1. Read ASAP! · Bio/Autobiographies · Book Review Actions · Book Reviews · Leadership · Management

BR 254: The Ride of a Lifetime by Bob Iger

Category: 1 – Read ASAP! (All Categories are 1 – Read ASAP!, 2 – BUY it!, 3 – SHELF it, 4 – SOMEDAY it)

Comments: This book is to corporate leaders what “Shoe Dog” is to sports entrepreneurs and “The Hard Things About Hard Things” is to tech entrepreneurs. Surprisingly candid, incisive, and insightful. A phenomenal read – the sort of book that should be mandatory reading in every graduate school of business.

Top 3(+) Lessons: 

1. There’s a wonderful story about how Bob got Roy Disney to waive off a lawsuit against him early in the book. The lawsuit was a culmination of years of perceived slights and pent up frustration against the Disney board and leadership. Bob gave Roy the title of Chairman Emeritus, a small consulting fee, and an office at Disney. While folks criticized Bob for bending over to Roy’s demands, Bob shared that most people just want a bit of respect. And, in difficult situations, it is so important to not let our ego get in the way of that happening.

2. I love how straightforward Bob is through the course of the book. There is no false humility. He believed he deserved to be CEO, hated that he was made to go through the ringer for it, and made it count when he got the chance.

3. That said, he also demonstrated a lot of patience as he went through a series of changes and acquisitions before getting the job. He was 54 when he finally became CEO.. and, boy, did he make it count.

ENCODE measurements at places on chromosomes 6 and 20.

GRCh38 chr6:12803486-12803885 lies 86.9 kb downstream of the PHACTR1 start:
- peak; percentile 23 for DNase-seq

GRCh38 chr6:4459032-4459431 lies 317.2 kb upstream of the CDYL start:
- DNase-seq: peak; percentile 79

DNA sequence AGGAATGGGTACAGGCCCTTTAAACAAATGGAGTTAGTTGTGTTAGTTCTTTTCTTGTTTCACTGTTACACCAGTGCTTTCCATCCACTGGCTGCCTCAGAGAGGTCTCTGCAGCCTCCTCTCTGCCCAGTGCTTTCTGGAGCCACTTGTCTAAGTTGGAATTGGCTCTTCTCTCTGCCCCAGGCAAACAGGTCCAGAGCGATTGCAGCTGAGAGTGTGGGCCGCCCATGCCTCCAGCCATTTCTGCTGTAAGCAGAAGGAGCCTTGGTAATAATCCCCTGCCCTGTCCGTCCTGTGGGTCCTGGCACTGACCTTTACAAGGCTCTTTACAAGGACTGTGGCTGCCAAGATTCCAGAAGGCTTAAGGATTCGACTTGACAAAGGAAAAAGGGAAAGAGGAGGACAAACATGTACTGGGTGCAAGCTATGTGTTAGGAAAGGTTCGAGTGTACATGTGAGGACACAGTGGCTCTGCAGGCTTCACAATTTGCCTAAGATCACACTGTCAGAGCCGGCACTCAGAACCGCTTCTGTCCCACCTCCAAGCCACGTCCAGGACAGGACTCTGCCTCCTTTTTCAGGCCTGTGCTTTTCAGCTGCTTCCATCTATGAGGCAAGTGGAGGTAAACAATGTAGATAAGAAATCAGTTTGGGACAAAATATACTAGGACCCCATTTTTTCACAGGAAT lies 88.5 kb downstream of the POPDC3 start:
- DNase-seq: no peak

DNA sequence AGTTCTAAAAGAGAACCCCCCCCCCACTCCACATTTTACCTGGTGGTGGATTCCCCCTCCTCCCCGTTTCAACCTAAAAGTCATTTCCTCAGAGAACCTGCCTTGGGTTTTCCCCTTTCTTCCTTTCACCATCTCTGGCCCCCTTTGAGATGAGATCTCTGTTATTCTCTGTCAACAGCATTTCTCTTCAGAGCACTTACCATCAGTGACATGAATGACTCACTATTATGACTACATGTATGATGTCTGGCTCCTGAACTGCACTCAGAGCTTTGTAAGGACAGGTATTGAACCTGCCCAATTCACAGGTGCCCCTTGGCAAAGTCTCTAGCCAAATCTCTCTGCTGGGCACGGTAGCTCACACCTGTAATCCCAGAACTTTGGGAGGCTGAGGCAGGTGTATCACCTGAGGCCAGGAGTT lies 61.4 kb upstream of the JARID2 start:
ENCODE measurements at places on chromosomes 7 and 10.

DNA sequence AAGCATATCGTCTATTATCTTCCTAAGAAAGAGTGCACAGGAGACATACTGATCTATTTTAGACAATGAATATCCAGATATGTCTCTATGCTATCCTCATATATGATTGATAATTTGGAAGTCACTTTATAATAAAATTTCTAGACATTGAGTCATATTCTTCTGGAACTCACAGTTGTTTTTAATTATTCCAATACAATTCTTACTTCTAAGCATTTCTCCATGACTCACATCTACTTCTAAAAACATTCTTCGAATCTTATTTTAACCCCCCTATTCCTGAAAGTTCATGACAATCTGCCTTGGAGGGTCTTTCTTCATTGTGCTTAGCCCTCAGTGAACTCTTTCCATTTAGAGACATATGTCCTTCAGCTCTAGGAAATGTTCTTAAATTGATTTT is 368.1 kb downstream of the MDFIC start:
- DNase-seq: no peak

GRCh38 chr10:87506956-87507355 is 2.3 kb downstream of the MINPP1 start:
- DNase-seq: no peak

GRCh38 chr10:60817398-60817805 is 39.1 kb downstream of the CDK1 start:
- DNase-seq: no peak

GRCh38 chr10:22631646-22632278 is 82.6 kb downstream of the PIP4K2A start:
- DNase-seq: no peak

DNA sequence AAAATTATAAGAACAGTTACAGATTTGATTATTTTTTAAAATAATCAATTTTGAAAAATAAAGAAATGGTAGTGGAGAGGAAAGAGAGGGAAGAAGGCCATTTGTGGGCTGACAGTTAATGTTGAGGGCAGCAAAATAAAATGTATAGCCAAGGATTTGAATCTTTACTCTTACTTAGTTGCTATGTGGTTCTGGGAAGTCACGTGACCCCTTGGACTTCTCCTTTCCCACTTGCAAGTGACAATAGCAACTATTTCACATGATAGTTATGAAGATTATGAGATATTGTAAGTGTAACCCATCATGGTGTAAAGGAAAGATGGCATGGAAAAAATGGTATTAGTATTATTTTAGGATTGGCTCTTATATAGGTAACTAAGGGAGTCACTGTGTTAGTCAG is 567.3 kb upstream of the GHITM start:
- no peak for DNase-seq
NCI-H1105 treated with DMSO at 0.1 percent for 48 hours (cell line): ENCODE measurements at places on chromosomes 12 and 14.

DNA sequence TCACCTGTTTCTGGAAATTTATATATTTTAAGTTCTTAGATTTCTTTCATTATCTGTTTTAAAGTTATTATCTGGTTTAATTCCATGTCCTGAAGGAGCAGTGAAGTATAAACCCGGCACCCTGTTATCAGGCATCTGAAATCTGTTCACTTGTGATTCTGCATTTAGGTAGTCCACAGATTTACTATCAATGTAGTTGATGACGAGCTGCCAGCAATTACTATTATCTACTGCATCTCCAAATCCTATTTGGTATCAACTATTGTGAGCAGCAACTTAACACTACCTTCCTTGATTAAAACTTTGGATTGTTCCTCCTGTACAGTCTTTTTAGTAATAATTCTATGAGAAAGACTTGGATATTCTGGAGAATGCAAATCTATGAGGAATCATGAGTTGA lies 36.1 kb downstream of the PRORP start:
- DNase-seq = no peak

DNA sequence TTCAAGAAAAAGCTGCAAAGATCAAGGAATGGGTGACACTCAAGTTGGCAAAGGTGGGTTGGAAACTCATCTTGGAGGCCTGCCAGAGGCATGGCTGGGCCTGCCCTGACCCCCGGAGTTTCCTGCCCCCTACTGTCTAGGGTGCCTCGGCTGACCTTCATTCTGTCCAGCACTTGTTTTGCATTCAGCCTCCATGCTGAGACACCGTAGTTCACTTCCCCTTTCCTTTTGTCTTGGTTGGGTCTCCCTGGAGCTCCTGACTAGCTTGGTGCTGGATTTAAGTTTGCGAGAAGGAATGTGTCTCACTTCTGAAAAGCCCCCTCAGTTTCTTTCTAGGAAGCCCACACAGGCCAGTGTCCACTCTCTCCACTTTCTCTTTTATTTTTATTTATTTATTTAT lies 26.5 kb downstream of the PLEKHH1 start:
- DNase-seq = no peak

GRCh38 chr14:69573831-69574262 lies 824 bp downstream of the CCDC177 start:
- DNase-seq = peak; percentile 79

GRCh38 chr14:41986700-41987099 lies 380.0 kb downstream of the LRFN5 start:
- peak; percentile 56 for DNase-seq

4. “Avoid getting into the business of manufacturing trombone oil. You may become the greatest manufacturer of trombone oil in the world, but in the end, the world only consumes a few quarts of trombone oil a year.”

5. There was an incredible anecdote about how he pulled the plug on the Twitter acquisition on the sunday before the deal was announced. “It just didn’t feel right” – he’d earned the right to trust his gut by then.

6. When faced with expected internal resistance about Disney+, he convinced the Board to change all executive bonus agreements to a rating decided by him on how much they were contributing to the shift to streaming. Another brave move.

 

1. Read ASAP! · Career · Leadership · Management · Self Improvement

BR 237: Great at Work by Morten Hansen

Category: 1 – Read ASAP! (All Categories are 1 – Read ASAP!, 2 – BUY it!, 3 – SHELF it, 4 – SOMEDAY it)

Comments: Morten Hansen kicks this book off sharing that he thinks of this book as the work accompaniment of the 7 Habits of Highly Effective People by Stephen Covey (he also has 7 work principles). As someone who thinks of the 7 Habits as the best book I’ve read, this is a bold claim. But, and here’s the best part, his book lives up. I found it insightful, useful, and applicable. This book was part of my end-of-year reflection and will be a big part of my “get better” themes for 2019. And, it is a book I wish I had when I started my career.